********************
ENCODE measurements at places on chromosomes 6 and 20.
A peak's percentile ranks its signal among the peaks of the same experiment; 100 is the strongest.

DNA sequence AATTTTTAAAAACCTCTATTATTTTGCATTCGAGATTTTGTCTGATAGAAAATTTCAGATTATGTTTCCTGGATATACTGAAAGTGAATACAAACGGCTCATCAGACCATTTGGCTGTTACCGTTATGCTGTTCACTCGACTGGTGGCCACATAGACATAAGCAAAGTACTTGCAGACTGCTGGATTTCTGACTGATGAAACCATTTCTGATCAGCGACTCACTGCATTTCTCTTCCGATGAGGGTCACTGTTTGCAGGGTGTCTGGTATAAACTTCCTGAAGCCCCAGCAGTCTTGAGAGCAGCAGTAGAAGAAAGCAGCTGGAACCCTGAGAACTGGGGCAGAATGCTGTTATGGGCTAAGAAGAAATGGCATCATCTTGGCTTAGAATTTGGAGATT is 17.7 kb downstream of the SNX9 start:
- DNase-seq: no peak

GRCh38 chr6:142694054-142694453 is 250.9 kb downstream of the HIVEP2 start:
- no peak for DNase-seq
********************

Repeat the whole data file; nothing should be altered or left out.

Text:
ENCODE measurements at places on chromosomes 6 and 20.
A peak's percentile ranks its signal among the peaks of the same experiment; 100 is the strongest.

DNA sequence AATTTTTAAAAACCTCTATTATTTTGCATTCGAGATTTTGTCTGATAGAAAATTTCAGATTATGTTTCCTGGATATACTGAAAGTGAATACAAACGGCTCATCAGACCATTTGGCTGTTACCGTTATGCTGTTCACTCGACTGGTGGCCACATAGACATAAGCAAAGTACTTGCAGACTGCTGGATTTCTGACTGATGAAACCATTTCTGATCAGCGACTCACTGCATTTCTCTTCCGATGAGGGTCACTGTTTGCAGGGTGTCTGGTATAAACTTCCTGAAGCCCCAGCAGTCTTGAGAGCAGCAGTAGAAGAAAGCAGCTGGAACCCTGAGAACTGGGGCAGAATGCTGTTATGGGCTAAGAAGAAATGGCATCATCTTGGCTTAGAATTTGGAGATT is 17.7 kb downstream of the SNX9 start:
- DNase-seq: no peak

GRCh38 chr6:142694054-142694453 is 250.9 kb downstream of the HIVEP2 start:
- no peak for DNase-seq